These cuddly mushrooms are the key to great vegan nuggets, “crab” cakes, qi-balancing broths, and more.
Among the wide world of yuba mock meats and seitan patties, there’s a mushroom that has been rising from its slumber as a worthy meaty substitute. Wake not a sleeping lion, the saying goes. But if we’re speaking of lion’s mane mushrooms, and its awakening comes with nutty umami and a texture that rivals meat, I say prod away.
Lion’s mane—or, if you know it by its scientific name, Hericium erinaceus—is a furry, globular fungus that resembles fist-size beige pom-poms. It is firmer and stringier than most mushrooms, with a subtly sweet woodiness and a texture closer to succulent chicken breast than squeaky-soft button mushrooms. What was once a niche fungus is experiencing budding growth; you might’ve even spotted lion’s mane growing kits at your local farmers’ market recently or during bouts of online grocery shopping.
For centuries if not millennia prior, the fungus has been used in Chinese traditional medicine. In Chinese, it’s known as hou tou gu (猴头菇), which translates not to “lion’s mane” but “monkey’s head,” again an allusion to it shaggy, fur-clad appearance.
The medicinal claims of lion’s mane include a whole hot pot of preventative health benefits, from “antibiotic, anticarcinogenic, antidiabetic” qualities to “the improvement of anxiety,” according to the Journal of Agricultural and Food Chemistry.
As such, it is a common ingredient in medicinal braises and qi-balancing broths in traditional Chinese medicine (TCM), although its use has spread to more culinary, flavor-driven purposes in the past decade—as evidenced on past trips to Hong Kong and Shanghai, where I’ve seen it braised in a rich soy sauce broth, stir-fried together with baby corn and snap peas, and even rolled in lychee-based sweet and sour sauce.
And the hardy, firm bite of lion’s mane, unlike squeaky tofus or often-mushy grain-based proteins, is the big reason why it’s been so popular in plant-based cooking, either in large, bite-size shreds or minced into a chunky duxelle. Peggy Chan, the chef and activist behind the now-closed vegetarian restaurant Grassroots Pantry in Hong Kong’s Sheung Wan district, turned lion’s mane into a burger patty, “treating the mushroom the same way [she would] a chicken breast.” Chan gives the mushrooms a rough mince, shaping it into a disc which she then breads and deep-fries, before cradling the patty between a pair of vegan burger buns slathered with a smoky sauce reminiscent of Korean yangnyeom fried chicken. Beyond burgers, Chan believes lion’s mane can be employed in so many other dishes, “from popcorn ‘chicken’ to lion’s mane schnitzels, smoked reuben to sweet and sour ‘pork.’”
Tina Barrat, the chef at Hong Kong’s raw vegan restaurant MA . . . and the Seeds of Life, describes the fibrous striations of lion’s mane as “close to crab legs, or even lobster tail,” which led her to make “crab” cakes from them. I’ve also seen lion’s mane used in sweet applications, mashed into a pulp, providing body and structure in vegan pancakes and waffles, or even dehydrated and blitzed into a fine powder as part of a mushroom coffee blend. My favorite renditions of it, though, have to be in my home country of Malaysia, where its meat-like heartiness is fully harnessed in vegetarian rendangs and curries, braised low and slow in coconutty spice pastes scented with fiery chiles, stalks of lemongrass, and chiffonades of makrut lime leaf.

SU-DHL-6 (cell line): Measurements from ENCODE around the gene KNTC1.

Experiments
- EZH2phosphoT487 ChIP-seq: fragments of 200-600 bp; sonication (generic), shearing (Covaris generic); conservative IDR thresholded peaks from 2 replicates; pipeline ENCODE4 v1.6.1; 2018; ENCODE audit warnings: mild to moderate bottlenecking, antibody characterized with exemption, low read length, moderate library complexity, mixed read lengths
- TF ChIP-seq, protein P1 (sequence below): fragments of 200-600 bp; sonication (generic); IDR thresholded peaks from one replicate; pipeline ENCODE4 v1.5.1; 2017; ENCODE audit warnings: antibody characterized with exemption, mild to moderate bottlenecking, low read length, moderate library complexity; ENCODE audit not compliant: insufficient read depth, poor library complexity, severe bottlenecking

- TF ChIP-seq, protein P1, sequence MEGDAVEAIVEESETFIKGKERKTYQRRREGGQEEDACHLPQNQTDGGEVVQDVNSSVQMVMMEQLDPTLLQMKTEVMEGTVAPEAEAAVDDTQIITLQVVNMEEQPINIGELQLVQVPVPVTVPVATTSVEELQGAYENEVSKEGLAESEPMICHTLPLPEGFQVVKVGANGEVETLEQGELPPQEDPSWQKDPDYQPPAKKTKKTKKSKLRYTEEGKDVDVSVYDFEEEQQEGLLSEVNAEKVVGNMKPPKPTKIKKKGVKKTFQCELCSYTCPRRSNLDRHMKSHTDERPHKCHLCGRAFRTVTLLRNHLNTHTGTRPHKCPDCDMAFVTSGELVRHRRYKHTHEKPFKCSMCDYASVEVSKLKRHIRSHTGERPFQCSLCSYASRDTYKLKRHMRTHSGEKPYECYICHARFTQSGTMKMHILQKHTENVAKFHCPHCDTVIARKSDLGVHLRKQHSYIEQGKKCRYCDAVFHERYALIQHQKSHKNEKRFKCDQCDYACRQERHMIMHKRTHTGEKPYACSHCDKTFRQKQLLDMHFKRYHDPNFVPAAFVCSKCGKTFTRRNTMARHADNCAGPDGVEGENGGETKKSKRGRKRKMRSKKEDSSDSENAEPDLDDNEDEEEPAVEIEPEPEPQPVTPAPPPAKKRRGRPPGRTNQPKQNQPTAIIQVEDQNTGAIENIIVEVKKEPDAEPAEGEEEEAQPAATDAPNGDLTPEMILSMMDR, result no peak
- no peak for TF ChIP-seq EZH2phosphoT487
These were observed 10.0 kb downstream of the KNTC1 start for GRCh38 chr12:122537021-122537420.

Stateside, lion’s mane has steadily perforated the mainstream vegan vernacular as well. It has appeared in Austin restaurant Hestia, where the pom-poms are grilled and caramelized into meaty morsels, then served atop a charred bread broth; it’s made its way to Atlanta’s 8ARM, where ex–head chef Maricela Vega used it in her vegan tinga tacos; and it’s appeared on pizzas at New York restaurant Rosemary’s, making headway into becoming a breakout vegan ingredient.
Luckily for home cooks, lion’s mane mushrooms are increasingly easy to source in the United States, with artisanal mushroom farms like Brooklyn’s Smallhold and Chicago’s Four Star Mushrooms growing them by the ton. But even in places where fresh lion’s mane is scarce, a quick trip to the Asian grocery can net you some dried lion’s mane, which reconstitutes into its furry form with a two-hour soak in tepid water.
Just like dried shiitake, what dried lion’s mane lacks in the fleshier, fuller texture of its fresh counterpart, it makes up for in a stronger umami punch. Fresh or dried, it’s versatile and forgiving to cook with, easily absorbing any flavor introduced to it without losing its structural integrity.
In a bid to reduce my own meat consumption, and to pacify a sudden, anxiety-induced pang for nuggets (I blame the pandemic, and Malaysia’s latest lockdown), I’ve found that lion’s mane makes excellent meatless nuggets. Just cut them up into two-to-three-inch chunks; batter them in a slurry of cornstarch, flour, garlic powder, and salt; and deep-fry them in oil for five minutes. Served with a sweet Thai chile sauce, or even just with good ol’ ketchup or honey mustard, they’ll give you the same satisfaction any nugget would, with an extra burst of meaty (yet meatless) umami to boot.